The patient underwent surgical excision of this lesion. On surgery, a notable mass was found over the volar surface of the distal ulna, and was dissected and removed from the surrounding soft tissues. Gross examination of the specimen revealed a glistening, tan-white cartilagenous and bony tissue measuring 2.0 × 1.7 × 1.5 cm. Histologically, the lesion was composed of a heterogeneous mixture of fibroblastic, cartilaginous and osseous elements with a poorly organized (non-zonal) distribution (Figure 2(A)). At higher magnification, a transition from one tissue type to another (chondro-osseous metaplasia) was evident (Figure 2(B)). Enlarged, bizarre, chondrocytes with maturation into bone were seen in areas,

Figure 1. Computed Tomography scan. (A) Axial image of the right wrist showed the volar mass with well-defined calcification at the ulnar aspect and poorly defined mineralization at the radial aspect; (B) Sagittal reformatted image revealed a mass that was separated from adjacent distal ulnar shaft; (C) Coronal reformatted image showed a well-defined but incomplete inferior calcified rim.

whereas proliferative spindle cell showed minimal cytologic atypia (Figures 2(B) and (C)). No atypical mitosis was discernable, nor was necrosis seen. Other fields showed less worrisome zones of hyaline cartilage and fibrocartilage (Figure 2(D)). Thus, the lesion closely resembled BPOP of bone histologically.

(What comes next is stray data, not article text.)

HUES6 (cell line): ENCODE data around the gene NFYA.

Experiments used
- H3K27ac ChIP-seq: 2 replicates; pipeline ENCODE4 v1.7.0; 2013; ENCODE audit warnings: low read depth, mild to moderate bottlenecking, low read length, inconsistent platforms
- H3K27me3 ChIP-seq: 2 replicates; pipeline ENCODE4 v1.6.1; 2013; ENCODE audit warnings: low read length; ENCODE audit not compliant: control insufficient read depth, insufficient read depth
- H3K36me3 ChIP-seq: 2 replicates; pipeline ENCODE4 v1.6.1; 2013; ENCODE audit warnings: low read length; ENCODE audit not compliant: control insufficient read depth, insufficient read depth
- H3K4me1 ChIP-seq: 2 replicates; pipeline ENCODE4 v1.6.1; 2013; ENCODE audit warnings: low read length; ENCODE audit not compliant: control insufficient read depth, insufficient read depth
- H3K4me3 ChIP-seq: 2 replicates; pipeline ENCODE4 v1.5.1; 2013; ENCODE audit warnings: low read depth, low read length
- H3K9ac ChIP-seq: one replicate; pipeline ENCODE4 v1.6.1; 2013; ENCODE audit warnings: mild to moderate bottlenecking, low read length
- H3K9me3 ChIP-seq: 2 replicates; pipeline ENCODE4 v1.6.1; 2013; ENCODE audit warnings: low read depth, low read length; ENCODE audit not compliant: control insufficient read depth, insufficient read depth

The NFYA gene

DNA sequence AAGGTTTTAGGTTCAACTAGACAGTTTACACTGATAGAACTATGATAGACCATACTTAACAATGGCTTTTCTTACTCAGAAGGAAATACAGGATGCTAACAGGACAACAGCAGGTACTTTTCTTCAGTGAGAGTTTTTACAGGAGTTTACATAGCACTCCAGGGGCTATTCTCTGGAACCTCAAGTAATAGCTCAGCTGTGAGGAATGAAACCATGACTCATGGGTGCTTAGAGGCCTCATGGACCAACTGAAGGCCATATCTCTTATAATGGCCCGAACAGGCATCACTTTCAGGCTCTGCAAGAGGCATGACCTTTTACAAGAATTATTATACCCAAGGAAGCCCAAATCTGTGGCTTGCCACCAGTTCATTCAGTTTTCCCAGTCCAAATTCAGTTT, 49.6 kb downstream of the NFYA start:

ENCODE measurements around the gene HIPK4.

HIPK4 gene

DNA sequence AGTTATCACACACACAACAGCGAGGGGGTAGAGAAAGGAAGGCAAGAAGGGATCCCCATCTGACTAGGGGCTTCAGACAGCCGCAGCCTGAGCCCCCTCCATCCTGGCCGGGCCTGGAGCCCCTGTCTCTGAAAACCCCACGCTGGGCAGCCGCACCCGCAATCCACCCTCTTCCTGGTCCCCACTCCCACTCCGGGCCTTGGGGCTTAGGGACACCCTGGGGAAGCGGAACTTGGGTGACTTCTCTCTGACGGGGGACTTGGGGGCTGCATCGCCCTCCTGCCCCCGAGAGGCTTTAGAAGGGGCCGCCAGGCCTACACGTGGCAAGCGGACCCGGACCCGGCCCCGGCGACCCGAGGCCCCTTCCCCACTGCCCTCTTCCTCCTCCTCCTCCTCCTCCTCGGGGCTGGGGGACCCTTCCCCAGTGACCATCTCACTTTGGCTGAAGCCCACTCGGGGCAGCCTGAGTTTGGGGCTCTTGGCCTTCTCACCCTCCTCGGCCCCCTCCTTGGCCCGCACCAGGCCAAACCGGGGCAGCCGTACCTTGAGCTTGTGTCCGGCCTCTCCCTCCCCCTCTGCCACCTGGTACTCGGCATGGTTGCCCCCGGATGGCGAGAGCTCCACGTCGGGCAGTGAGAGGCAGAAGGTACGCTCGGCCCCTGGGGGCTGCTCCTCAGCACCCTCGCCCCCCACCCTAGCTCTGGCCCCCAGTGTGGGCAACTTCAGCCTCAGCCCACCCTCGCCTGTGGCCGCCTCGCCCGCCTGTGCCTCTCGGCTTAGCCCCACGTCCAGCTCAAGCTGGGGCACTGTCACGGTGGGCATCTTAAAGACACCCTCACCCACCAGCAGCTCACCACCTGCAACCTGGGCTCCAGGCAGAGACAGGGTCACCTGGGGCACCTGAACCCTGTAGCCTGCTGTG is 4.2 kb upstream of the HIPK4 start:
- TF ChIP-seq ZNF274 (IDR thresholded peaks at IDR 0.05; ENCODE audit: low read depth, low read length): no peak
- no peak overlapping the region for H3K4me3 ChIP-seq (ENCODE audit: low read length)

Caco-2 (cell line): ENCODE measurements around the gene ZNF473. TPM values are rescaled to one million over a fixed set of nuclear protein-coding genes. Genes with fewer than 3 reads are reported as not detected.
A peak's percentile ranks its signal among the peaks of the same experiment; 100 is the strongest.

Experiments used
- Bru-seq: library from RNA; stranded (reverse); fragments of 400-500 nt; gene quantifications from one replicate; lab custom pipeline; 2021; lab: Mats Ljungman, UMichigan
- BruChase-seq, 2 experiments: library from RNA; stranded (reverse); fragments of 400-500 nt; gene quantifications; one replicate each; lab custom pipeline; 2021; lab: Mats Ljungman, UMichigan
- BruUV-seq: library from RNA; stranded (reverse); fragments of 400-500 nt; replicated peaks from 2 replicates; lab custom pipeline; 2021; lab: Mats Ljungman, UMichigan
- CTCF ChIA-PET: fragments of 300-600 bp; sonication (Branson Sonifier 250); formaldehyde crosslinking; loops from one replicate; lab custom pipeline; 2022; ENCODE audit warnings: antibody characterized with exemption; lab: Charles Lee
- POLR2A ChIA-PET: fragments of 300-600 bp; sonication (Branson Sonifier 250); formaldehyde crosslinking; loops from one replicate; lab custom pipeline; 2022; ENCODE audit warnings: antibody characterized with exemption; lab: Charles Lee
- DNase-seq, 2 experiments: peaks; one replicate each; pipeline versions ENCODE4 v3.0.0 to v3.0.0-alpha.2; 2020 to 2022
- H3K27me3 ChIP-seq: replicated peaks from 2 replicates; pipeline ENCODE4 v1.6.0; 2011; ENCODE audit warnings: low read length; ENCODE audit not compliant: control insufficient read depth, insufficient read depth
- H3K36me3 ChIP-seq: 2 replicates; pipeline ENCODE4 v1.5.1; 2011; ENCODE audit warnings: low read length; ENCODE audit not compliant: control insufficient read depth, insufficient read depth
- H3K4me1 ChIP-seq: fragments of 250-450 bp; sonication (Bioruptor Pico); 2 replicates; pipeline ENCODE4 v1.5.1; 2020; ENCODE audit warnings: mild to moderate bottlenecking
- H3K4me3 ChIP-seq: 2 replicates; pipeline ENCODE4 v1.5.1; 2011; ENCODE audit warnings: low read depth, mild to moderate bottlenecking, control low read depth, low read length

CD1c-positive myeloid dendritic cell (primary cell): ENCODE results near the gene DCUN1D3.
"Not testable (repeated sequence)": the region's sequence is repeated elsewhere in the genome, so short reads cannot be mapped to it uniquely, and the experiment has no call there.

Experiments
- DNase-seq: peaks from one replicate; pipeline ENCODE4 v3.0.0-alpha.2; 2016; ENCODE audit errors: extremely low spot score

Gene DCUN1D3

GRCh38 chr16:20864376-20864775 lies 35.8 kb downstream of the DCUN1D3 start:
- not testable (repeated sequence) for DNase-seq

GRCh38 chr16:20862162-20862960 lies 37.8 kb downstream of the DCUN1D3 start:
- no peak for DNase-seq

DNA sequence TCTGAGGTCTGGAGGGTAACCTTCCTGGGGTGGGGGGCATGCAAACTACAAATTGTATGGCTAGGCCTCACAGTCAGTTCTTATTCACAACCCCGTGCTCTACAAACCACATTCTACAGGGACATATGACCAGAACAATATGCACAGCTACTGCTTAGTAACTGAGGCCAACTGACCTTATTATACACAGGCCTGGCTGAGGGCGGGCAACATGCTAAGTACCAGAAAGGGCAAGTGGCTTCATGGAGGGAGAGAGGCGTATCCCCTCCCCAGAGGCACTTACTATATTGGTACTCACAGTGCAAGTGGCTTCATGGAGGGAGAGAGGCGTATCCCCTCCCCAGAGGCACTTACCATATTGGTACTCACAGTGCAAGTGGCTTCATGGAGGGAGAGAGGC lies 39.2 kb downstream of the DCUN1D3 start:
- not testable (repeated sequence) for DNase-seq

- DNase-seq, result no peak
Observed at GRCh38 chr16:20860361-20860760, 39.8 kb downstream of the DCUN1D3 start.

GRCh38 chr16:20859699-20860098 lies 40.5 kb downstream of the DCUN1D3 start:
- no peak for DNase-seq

Fluorescence in situ hybridization (FISH) analysis utilizing dual-color break-apart probe sets for the 1q and 17q chromosomal breakpoints described previously [7] showed weak and inconsistent hybridization signals with appropriate controls, and was judged to be unsuccessful after multiple repeated attempts (data not shown).

The patient’s post-operative course was uneventful. She was well and ambulatory as of seven years following the removal of her wrist lesion.

3. Discussion

As the name implies, BPOP is a rare benign lesion that grows rapidly and has aggressive features on imaging studies as well as confusing findings histologically, thus it may lead to an erroneous diagnosis and inappropriate treatment. Microscopically, BPOP is characterized by some peculiar histological features including fibrocartilaginous tissue with high cellularity, scattered spindle chondrocytes varying in size, and immature bony trabeculae (so called “blue bone”) with osteoblasts and enchondral ossification. The differential diagnosis of BPOP largely includes osteochondroma, subungual exostosis,